Daily Management Review

Italian Tax Agency’s High Valuation Of Chrysler To Be Challenged By FCA


Italian Tax Agency’s High Valuation Of Chrysler To Be Challenged By FCA
The claim of the Italian tax authorities that Fiat Chrysler Automobiles underestimated the value of its American business by 5.1 billion euros ($5.6 billion) during the acquisition of Chrysler has been strongly opposed by FCA, the company said recently.
"We are confident we will successfully make the case for a material reduction in the assessment," a FCA spokesperson said on Thursday. The spokesperson also said that "any remaining taxable gain assessed would be offset by carry forward tax losses with no material cash outflow or impact on earnings."
In October 2014, after the former Fiat SpA purchased the final part of its Chrysler unit, there was a restructuring that had taken place and this dispute is related to that restructuring. The entire acquisition process was completed over a period of years with the complete ownership of the once-bankrupt owner of brands such as Dodge, Ram and Jeep being taken over by the Italian auto maker Fiat.
The new entity created by the acquisition was a result of the restructuring and is registered in the Netherlands and it also has a tax residence in the UK instead of its Turin which has been the home city of Fiat for more than a century. According to the audit report, this resulted in a situation that demanded that the Italian tax authority collect a so-called exit tax on capital gains when companies decide to move their assets outside of the country.
At the time that Fiat moved outside of Italy, the prevalent corporate tax rate was about 27.5 percent according to which the potential amount that the FCA could have to pay was around $1.5 billion even though the amount could get significantly reduced through negotiations.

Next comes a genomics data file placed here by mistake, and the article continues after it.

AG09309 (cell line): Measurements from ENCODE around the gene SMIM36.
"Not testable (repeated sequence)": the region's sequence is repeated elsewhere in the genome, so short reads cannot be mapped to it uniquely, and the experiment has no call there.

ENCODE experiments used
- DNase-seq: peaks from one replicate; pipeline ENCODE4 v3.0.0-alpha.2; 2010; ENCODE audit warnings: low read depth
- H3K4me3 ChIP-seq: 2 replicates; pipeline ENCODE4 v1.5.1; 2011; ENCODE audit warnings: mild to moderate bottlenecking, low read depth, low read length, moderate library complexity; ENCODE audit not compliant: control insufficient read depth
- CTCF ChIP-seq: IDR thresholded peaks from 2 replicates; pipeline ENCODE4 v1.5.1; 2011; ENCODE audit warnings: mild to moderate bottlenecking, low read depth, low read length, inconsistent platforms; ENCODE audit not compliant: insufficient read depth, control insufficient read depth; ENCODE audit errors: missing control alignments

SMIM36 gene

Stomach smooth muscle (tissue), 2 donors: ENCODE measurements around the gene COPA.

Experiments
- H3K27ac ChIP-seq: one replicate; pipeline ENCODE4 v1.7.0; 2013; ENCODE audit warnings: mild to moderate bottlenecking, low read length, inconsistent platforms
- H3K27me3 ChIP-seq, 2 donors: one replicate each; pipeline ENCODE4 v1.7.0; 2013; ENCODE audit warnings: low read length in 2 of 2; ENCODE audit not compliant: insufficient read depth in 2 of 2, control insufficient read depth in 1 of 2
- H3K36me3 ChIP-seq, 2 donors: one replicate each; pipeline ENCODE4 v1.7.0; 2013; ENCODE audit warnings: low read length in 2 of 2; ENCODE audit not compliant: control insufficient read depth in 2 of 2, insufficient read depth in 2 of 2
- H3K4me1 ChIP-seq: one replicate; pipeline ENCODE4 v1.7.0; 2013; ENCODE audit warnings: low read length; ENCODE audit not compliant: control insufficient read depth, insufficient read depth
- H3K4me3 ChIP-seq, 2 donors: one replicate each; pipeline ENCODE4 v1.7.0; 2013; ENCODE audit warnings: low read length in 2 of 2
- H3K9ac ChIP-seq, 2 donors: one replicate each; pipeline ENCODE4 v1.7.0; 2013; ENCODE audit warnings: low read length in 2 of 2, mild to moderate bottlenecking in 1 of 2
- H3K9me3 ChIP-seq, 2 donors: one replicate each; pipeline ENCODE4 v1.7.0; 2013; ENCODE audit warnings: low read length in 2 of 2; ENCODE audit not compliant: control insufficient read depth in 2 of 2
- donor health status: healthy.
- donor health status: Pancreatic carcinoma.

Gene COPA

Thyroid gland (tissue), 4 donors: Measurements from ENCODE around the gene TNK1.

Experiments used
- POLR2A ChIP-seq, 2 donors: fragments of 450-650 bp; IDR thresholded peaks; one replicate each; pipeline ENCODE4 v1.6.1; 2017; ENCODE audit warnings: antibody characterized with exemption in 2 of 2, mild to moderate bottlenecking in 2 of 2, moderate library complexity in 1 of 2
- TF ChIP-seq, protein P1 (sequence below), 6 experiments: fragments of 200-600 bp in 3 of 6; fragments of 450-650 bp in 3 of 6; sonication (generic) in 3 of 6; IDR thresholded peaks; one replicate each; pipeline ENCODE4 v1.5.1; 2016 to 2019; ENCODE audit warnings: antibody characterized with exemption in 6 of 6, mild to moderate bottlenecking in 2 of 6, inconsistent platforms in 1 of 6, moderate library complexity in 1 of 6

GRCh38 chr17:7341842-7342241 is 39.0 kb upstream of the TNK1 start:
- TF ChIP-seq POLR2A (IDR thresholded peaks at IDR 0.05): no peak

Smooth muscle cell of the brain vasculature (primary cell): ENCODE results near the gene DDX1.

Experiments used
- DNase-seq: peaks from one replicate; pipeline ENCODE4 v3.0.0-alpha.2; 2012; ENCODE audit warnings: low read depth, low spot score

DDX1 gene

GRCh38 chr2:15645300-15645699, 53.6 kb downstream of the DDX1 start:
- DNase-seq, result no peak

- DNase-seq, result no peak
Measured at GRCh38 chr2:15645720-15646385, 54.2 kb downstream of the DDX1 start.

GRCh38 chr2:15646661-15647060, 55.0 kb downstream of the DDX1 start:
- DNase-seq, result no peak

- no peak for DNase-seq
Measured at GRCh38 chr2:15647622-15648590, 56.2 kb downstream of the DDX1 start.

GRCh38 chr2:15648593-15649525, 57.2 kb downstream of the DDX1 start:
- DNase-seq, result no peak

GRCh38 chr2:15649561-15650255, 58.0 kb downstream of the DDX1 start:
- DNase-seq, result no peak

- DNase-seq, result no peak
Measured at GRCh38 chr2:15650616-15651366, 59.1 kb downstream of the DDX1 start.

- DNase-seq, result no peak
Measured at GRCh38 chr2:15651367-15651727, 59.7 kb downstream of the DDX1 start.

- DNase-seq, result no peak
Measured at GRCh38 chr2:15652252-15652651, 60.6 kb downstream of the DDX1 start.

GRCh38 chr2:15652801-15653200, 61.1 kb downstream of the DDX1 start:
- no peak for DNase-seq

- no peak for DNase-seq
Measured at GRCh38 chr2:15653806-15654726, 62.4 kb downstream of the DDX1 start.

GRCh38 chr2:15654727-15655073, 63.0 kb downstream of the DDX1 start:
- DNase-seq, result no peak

Following the advice from its advisers Fiat had declared the valuation of Chrysler at the time of the acquisition to be less than 7.5 billion euros ($8.3 billion), while the tax authority of Italy had valued the company at about 12.5 billion euros ($13.8 billion), said multiple reports. A market value of about 8.3 billion euros ($9.2 billion) was given to Fiat Chrysler when it went public at the New York Stock Exchange in mid-October 2014. This is because some valuable assets such since it spun-off Ferrari and supplier Magneti Marelli is still with the company.  
In January 2014, the remaining 41.5 percent of Chrysler for $4.35 billion was bought by Fiat which set an overall valuation of about 6.95 billion euros ($7.7 billion) for the entire U.S. unit.
When the transaction in question had taken place in 2014, FCA had said that it expected the Italian tax authorities to claim an exit tax based on the capital gains made by it because of the plans of the company to shift assets outside of Italy.  Any resulting gains “may be largely offset by tax losses available to the group,” the company had however said.
The former Chrysler operations, led by Jeep SUVs and Ram trucks, provide the bulk of Fiat Chrysler’s sales and profit.